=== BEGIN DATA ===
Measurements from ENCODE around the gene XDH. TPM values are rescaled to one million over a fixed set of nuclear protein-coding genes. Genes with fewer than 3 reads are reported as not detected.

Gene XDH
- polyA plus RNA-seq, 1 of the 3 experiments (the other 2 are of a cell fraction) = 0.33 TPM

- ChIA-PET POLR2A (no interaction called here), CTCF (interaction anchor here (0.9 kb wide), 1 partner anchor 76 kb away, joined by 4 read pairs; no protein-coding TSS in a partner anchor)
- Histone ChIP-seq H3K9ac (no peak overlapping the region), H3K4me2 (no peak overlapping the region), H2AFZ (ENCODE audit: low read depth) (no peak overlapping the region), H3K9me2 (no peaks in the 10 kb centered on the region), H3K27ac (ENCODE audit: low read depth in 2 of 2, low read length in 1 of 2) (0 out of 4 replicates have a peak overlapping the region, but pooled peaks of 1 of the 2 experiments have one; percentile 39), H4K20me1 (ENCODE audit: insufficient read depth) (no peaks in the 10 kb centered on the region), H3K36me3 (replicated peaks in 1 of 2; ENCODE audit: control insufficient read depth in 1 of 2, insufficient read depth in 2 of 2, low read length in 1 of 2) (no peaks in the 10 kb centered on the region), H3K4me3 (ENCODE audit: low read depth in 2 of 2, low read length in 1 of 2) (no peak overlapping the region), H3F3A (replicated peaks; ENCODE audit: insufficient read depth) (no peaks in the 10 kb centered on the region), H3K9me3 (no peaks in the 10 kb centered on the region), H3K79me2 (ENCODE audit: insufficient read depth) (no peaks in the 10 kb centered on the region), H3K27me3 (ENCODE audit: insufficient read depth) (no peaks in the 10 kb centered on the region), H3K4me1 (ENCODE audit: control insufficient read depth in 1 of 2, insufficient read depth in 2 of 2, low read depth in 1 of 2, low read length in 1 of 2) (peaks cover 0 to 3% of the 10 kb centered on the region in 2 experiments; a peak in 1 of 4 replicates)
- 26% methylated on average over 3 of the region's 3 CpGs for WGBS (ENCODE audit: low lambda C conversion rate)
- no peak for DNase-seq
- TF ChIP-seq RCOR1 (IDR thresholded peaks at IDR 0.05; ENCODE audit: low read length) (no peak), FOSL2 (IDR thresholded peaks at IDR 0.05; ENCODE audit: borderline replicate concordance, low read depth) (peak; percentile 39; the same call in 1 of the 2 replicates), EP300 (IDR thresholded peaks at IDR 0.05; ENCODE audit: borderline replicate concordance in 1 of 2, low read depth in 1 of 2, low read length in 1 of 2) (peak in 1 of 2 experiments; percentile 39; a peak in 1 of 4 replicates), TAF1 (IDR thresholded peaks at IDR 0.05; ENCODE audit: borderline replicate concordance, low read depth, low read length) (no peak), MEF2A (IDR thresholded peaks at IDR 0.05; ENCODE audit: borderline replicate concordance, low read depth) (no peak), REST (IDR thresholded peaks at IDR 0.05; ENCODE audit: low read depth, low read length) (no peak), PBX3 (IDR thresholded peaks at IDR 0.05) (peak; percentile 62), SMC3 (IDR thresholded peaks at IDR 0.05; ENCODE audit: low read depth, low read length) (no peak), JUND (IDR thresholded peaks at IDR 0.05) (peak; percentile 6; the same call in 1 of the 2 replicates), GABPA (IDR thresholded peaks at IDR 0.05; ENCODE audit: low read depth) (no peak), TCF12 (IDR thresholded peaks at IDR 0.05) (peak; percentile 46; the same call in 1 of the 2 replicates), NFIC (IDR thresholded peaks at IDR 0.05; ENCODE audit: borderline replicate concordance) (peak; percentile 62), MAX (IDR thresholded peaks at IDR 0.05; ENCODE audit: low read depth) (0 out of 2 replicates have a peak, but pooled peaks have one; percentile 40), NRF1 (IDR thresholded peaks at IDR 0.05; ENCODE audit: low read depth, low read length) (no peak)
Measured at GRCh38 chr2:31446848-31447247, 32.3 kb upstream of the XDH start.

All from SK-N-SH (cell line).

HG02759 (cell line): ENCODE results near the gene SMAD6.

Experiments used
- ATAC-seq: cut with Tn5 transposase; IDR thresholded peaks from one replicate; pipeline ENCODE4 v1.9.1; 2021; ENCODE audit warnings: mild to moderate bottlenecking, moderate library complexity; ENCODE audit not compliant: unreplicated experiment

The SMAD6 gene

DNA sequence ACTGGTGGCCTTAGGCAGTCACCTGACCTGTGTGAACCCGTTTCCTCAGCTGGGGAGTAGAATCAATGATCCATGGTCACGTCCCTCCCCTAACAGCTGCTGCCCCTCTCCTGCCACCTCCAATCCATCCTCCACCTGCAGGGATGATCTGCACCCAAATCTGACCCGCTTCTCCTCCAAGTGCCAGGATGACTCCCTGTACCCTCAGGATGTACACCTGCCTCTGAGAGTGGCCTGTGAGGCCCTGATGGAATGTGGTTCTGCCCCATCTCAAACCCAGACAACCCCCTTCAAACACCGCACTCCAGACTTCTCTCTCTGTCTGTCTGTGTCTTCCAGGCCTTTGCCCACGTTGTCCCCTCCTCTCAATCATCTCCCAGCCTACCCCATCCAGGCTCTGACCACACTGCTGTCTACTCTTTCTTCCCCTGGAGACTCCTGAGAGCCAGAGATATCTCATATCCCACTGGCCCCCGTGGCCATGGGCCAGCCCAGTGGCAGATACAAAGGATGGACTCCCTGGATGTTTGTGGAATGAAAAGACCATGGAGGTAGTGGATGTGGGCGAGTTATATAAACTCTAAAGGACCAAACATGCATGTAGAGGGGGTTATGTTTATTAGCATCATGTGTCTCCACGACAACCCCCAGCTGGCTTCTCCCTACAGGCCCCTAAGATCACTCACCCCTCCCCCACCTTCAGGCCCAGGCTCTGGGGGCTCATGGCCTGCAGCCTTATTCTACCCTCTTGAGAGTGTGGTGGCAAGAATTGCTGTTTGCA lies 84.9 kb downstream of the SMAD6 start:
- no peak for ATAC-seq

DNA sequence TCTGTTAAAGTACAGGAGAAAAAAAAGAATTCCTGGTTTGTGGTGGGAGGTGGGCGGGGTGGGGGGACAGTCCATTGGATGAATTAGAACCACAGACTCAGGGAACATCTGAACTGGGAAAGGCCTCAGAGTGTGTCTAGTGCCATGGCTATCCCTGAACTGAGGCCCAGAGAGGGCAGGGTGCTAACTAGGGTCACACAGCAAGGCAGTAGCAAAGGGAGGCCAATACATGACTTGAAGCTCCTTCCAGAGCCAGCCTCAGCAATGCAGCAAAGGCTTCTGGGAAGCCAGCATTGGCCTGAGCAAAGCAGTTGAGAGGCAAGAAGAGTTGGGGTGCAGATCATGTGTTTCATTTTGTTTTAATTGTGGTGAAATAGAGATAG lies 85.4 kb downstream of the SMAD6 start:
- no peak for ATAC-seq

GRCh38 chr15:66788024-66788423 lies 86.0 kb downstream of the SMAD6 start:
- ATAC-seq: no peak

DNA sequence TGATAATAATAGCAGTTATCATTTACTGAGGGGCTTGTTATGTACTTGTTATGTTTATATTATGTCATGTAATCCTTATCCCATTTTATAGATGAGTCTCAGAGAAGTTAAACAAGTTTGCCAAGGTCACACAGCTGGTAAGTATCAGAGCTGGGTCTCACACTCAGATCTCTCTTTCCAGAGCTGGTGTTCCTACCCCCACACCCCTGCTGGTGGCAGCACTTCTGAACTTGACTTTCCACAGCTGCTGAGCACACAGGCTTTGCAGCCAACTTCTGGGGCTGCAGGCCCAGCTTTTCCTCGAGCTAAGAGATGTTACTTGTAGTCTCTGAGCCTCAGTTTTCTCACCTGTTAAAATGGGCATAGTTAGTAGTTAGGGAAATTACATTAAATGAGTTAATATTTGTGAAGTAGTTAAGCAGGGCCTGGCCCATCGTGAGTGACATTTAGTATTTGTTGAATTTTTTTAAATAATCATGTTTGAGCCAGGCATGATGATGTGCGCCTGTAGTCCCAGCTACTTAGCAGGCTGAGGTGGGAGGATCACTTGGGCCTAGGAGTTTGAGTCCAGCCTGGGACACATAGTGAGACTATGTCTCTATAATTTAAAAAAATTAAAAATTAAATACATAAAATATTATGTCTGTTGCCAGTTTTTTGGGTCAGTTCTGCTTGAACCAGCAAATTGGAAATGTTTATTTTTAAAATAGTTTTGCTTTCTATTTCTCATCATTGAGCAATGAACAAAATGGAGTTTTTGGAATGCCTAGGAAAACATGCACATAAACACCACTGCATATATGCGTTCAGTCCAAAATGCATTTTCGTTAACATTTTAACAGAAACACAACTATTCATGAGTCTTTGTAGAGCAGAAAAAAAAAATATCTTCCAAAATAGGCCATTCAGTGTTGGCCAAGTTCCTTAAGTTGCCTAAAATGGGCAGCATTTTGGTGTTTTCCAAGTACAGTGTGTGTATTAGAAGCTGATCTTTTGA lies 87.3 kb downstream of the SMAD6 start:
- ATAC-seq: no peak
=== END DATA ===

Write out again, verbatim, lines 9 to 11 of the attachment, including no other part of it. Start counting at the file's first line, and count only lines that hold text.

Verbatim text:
Measured at GRCh38 chr2:31446848-31447247, 32.3 kb upstream of the XDH start.

All from SK-N-SH (cell line).

HG02759 (cell line): ENCODE results near the gene SMAD6.